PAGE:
The University of Bath is leading a trail of smart bandages using samples from burns patients from four UK hospitals. The bandage works by changing colour when it detects an infection.
Smart Bandage technology would allow doctors to detect infection earlier. This would improve treatment for burns patients and reduce the use of antibiotics which would help combat the threat of drug-resistant bacteria.
Toby and Thet (Naing Thet), discuss the infection detecting colour-changing dressings they are developing in the lab. Credit bath.ac.uk
The trial will take place at Southmead Hospital Bristol, Bristol Royal Hospital for Children, Chelsea and Westminster Hospital and Queen Victoria Hospital East Grinstead.
The bandages themselves will not be used on patients. Instead, dressings and swabs taken from patients will be used in lab tests on campus at the University of Bath.
The double-blind trial will allow the team behind the technology to establish statistically how sensitive the bandages are to infections.
The samples from the trial will also be used by a team at the University of Brighton who are studying the genomes of infection-causing bacteria to help improve its performance.
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The technology will be welcomed by medical staff working within burn wards. The nature of burn injuries means it is often very difficult for staff to see the signs of a true infection. Not only would the bandage provide an early-warning system for those with infections, but it would also reduce the number of unnecessary tests in patients who don’t have infections.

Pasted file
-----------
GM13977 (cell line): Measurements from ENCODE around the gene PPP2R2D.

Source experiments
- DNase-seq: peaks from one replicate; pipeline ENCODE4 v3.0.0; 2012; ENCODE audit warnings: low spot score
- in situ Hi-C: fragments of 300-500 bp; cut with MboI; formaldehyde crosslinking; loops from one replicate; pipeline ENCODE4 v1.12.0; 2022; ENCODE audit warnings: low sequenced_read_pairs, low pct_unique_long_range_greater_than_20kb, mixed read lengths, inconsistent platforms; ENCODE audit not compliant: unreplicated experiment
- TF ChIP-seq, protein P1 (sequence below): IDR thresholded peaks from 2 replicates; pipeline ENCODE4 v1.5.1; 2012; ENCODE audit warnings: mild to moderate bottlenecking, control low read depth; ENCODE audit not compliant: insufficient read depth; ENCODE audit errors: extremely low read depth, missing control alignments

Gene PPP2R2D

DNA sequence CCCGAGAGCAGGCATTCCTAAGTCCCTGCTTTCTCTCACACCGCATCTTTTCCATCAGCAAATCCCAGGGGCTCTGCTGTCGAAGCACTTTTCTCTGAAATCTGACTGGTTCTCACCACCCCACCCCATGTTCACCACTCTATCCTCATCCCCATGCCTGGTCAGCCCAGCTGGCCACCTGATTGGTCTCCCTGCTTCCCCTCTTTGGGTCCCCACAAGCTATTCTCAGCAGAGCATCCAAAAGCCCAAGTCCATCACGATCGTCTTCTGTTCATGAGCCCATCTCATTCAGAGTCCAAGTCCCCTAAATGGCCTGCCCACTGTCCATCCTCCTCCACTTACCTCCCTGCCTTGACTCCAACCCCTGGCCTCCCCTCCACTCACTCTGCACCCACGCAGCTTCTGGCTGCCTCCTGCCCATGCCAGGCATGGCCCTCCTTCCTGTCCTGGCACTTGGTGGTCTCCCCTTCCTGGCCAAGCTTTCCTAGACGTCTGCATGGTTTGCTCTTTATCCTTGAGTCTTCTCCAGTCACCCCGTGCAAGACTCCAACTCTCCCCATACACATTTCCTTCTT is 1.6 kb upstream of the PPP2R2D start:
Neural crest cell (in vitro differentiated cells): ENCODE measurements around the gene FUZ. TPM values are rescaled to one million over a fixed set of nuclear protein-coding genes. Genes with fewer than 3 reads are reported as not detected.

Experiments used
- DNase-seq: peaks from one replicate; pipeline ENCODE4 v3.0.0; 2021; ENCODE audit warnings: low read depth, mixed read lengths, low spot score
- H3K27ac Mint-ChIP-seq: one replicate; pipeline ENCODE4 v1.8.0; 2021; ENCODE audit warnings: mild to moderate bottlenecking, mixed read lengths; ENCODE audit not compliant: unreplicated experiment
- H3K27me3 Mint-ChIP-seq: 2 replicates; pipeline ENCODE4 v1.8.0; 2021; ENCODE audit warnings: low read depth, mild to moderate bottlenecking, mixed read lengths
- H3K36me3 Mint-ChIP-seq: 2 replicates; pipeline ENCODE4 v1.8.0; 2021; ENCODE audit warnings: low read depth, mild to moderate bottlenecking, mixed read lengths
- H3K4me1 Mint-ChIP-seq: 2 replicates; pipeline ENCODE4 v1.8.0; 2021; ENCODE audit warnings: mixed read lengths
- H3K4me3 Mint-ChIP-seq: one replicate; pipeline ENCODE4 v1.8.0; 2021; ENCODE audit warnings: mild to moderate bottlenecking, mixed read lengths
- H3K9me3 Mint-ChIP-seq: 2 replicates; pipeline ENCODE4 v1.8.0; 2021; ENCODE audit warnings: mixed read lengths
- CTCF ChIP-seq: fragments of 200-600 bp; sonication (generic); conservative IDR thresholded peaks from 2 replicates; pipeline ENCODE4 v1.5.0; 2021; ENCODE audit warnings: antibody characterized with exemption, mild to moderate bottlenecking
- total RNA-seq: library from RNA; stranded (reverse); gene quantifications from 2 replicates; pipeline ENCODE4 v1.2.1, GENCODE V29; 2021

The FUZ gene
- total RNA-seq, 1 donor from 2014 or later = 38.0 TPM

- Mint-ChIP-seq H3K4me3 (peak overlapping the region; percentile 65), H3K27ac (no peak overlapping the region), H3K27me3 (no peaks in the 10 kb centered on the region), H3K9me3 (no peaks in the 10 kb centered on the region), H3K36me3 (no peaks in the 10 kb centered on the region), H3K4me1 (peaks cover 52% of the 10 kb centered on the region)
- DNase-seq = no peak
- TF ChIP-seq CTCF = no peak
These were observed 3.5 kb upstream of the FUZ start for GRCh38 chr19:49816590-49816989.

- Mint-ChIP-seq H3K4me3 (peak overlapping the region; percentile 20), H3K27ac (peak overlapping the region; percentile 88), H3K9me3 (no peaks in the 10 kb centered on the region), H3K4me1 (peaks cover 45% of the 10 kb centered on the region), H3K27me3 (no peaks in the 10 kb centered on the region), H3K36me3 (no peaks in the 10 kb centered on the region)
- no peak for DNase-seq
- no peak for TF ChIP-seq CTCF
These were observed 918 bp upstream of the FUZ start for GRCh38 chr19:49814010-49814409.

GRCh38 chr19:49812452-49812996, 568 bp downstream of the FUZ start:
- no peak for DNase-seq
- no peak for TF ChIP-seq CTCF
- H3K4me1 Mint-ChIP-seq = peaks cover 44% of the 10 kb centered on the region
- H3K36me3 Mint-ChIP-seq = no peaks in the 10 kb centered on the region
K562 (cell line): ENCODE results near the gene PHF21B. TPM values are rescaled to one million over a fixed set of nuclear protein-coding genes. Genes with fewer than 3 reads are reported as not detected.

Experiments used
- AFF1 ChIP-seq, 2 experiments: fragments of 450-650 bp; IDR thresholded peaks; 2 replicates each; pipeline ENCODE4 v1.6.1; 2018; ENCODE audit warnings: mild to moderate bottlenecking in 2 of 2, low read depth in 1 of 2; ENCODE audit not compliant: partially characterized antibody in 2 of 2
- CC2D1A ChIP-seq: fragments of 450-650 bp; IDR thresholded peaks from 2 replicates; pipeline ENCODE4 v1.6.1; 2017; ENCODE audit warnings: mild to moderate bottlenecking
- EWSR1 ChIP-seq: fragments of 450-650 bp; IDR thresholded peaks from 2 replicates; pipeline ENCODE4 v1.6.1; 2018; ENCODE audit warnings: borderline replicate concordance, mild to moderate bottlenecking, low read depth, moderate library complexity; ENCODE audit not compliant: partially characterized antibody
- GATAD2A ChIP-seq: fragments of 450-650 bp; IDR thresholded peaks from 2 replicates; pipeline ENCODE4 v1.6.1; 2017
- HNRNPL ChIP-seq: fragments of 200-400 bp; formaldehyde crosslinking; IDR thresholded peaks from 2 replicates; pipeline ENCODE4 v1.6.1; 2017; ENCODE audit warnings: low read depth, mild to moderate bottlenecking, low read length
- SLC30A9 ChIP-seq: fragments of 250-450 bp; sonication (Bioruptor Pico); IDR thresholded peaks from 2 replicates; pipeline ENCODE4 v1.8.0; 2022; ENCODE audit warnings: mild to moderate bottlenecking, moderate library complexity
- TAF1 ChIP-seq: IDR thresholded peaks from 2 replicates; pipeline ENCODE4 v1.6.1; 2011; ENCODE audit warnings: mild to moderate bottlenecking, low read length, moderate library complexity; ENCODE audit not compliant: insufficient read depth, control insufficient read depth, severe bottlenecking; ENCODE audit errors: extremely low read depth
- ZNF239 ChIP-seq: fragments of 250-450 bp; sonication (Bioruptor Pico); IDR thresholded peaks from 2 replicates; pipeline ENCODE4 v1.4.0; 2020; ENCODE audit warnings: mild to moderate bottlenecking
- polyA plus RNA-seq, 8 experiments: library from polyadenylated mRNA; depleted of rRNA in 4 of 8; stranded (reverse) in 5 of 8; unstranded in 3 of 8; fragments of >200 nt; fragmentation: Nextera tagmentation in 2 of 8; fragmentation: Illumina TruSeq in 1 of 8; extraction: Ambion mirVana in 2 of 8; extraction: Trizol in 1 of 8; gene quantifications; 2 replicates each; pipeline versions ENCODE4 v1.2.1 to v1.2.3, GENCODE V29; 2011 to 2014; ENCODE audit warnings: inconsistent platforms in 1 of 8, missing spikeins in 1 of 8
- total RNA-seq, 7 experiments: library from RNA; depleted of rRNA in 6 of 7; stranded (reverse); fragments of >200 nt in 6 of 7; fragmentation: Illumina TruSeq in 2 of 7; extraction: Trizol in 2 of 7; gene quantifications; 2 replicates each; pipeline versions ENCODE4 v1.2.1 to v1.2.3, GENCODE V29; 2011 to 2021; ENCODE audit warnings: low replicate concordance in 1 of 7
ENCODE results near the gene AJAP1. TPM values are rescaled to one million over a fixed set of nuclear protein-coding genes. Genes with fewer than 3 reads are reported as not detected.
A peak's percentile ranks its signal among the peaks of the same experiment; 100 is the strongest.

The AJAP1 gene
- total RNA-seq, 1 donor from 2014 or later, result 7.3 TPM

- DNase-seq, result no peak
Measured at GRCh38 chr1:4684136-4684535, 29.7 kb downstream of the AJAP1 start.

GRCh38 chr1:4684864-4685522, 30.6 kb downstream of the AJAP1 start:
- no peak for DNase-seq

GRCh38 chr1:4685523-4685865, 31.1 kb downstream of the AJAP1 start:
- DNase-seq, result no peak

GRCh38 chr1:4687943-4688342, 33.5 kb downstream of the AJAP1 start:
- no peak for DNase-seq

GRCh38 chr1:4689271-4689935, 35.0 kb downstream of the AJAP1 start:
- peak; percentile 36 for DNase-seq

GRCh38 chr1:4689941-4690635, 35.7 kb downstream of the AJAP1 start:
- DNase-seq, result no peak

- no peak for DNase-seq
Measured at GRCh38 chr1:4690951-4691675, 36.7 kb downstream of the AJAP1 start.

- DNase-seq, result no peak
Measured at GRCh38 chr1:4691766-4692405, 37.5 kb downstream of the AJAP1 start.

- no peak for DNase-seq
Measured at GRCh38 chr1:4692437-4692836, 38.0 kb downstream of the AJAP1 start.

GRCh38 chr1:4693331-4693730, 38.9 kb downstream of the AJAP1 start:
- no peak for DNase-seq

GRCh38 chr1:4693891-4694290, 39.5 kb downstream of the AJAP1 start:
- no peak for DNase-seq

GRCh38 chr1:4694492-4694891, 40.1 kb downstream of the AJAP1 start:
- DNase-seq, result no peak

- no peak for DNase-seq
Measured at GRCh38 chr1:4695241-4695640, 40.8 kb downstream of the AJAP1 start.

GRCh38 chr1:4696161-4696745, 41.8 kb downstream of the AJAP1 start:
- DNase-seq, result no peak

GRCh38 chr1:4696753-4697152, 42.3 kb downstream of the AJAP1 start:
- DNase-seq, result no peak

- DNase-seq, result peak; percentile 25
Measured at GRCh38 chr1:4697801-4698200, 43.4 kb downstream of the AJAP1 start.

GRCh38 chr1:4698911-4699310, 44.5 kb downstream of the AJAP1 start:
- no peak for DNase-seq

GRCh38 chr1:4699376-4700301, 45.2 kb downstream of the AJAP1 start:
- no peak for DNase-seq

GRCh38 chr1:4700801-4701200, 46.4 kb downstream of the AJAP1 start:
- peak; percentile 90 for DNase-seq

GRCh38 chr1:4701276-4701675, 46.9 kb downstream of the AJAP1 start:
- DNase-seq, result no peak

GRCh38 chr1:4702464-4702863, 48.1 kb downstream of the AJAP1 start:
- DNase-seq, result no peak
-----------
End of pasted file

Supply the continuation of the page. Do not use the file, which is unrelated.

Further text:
This would offer both a financial saving to cash-strapped hospital wards, and save patients having to remove wound dressings. Unnecessarily removing a burn dressing can be a painful and distressing process, slow healing and cause scarring.
Additionally, the standard treatment for a suspected infection is often a course of antibiotics. The Smart Bandage would allow doctors to reduce the number of antibiotics prescribed, saving the NHS money of drugs and helping to tackle the global problem of antibiotic resistance.
The studies lead – Professor Toby Jenkins – explained that they “believe our bandages have great potential to improve outcomes for patients, reduce unnecessary use of antibiotics and save the NHS money” adding that “these trials are an exciting and essential step towards getting the bandages into hospitals to help treat people, allowing us to find out exactly how well they work using real samples from patients. We hope as many people as possible agree”.
If the trial is a success, it is hoped that bandages could start being manufactured in 2017.
The trial has been funded by the Medical Research Council (MRC).